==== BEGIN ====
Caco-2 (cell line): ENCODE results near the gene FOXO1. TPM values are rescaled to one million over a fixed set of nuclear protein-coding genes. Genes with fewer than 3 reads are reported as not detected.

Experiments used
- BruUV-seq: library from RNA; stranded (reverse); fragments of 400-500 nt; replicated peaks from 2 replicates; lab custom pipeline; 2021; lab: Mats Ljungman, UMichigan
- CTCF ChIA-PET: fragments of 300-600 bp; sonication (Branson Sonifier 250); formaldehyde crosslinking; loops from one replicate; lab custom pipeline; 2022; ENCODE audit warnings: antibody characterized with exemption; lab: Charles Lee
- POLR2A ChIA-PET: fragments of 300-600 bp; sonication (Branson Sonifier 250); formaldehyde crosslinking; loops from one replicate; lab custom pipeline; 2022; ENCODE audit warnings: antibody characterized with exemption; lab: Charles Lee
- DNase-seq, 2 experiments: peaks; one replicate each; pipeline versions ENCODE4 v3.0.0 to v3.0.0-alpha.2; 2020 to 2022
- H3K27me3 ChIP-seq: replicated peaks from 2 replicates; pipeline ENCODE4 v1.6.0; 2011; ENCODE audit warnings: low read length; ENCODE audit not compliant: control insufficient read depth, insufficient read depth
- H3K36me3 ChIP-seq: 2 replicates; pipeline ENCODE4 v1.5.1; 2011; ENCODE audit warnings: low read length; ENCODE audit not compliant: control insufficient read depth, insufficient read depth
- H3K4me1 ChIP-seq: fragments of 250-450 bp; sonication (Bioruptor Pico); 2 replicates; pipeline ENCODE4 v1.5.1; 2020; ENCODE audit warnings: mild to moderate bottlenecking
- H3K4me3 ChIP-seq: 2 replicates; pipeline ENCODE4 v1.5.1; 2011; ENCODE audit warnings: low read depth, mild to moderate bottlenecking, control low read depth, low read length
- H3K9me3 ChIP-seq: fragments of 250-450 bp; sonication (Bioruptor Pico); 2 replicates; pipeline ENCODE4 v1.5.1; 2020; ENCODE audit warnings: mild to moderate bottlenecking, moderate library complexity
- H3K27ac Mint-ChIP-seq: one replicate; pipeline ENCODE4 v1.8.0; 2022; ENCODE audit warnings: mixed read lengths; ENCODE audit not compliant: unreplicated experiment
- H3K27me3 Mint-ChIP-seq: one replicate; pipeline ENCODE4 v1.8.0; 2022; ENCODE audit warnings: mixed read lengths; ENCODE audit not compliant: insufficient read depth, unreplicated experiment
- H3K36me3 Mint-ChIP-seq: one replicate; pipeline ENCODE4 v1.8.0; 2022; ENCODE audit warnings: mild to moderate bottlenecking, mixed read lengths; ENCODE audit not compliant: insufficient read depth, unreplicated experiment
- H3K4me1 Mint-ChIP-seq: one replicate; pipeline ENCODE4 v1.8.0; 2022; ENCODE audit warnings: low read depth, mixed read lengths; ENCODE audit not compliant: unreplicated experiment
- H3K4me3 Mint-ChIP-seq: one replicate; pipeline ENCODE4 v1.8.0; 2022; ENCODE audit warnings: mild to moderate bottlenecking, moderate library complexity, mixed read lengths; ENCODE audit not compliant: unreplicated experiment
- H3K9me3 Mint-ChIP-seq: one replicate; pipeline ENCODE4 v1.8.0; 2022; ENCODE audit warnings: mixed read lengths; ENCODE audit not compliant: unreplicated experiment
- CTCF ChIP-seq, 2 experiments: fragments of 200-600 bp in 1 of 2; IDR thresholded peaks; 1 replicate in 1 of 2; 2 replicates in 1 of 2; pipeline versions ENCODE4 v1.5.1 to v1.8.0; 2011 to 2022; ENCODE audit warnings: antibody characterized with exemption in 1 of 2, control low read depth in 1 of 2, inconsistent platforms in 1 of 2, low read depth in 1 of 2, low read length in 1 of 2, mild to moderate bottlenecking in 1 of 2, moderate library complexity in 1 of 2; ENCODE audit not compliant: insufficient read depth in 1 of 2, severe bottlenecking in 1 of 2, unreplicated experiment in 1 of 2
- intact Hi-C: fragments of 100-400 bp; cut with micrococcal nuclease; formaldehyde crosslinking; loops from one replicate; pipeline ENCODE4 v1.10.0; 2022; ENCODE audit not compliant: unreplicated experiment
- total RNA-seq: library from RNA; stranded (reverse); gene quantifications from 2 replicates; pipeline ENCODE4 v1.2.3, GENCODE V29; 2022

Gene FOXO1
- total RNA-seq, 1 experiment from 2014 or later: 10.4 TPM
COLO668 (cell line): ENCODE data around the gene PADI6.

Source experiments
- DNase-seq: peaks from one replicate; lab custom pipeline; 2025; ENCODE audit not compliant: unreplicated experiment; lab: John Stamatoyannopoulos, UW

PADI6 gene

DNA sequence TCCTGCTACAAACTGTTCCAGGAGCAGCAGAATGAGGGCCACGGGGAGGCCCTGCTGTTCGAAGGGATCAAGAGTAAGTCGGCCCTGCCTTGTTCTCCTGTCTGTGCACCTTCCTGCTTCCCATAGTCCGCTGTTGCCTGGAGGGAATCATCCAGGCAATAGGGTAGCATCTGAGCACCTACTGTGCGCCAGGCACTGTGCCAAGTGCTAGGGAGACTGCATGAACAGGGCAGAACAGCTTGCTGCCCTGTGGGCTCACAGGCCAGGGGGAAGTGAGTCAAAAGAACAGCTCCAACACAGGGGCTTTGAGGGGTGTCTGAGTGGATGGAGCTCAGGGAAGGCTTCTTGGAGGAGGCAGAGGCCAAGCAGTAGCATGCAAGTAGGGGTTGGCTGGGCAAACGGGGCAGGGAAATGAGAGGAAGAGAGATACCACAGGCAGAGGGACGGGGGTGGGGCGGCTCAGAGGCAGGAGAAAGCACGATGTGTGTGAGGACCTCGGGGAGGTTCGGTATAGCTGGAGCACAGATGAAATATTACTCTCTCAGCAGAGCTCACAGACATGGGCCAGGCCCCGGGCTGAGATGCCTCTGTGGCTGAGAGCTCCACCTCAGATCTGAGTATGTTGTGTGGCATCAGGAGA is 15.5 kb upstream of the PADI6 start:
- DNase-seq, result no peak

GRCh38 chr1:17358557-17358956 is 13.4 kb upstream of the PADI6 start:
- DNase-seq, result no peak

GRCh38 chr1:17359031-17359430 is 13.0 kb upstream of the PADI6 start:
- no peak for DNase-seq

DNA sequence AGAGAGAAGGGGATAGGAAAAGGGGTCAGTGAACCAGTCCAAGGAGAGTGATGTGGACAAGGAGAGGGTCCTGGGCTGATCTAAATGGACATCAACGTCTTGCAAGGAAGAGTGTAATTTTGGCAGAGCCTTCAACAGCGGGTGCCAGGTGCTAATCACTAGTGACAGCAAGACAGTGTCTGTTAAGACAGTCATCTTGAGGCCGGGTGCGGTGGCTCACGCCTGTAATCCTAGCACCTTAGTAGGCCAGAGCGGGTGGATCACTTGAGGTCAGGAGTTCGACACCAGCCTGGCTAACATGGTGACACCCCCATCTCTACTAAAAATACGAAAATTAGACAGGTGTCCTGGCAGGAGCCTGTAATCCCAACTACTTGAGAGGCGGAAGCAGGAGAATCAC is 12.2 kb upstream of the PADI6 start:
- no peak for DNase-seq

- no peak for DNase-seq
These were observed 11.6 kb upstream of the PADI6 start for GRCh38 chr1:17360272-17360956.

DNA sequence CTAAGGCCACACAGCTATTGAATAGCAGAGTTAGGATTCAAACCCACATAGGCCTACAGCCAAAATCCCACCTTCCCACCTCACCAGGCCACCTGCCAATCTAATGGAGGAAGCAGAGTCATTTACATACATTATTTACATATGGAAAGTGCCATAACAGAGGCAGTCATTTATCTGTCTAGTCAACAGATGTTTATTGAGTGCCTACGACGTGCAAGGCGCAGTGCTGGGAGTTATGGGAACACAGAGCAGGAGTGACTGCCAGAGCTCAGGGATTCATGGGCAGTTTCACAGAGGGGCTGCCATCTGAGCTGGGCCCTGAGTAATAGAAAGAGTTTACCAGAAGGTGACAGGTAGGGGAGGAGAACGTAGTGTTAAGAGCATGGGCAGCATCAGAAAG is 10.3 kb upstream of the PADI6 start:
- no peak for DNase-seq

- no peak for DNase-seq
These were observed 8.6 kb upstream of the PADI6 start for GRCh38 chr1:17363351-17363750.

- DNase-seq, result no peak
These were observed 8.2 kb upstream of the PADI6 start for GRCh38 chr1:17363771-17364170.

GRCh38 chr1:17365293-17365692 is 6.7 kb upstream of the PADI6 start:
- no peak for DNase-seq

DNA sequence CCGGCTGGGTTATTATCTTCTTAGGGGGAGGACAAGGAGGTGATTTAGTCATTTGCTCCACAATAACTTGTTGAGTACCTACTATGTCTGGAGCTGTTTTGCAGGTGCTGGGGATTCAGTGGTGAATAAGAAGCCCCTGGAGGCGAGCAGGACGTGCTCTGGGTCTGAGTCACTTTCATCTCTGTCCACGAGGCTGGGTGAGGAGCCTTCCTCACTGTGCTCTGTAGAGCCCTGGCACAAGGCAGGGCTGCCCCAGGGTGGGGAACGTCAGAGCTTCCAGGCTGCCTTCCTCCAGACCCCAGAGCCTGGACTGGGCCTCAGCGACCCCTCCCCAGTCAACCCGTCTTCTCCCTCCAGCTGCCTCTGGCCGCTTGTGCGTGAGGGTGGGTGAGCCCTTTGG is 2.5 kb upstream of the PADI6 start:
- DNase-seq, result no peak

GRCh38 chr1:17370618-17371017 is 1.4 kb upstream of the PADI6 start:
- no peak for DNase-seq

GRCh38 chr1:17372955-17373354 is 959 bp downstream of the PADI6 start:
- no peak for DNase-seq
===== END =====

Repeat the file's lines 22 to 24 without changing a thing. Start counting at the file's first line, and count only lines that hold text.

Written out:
- total RNA-seq, 1 experiment from 2014 or later: 10.4 TPM
COLO668 (cell line): ENCODE data around the gene PADI6.

Source experiments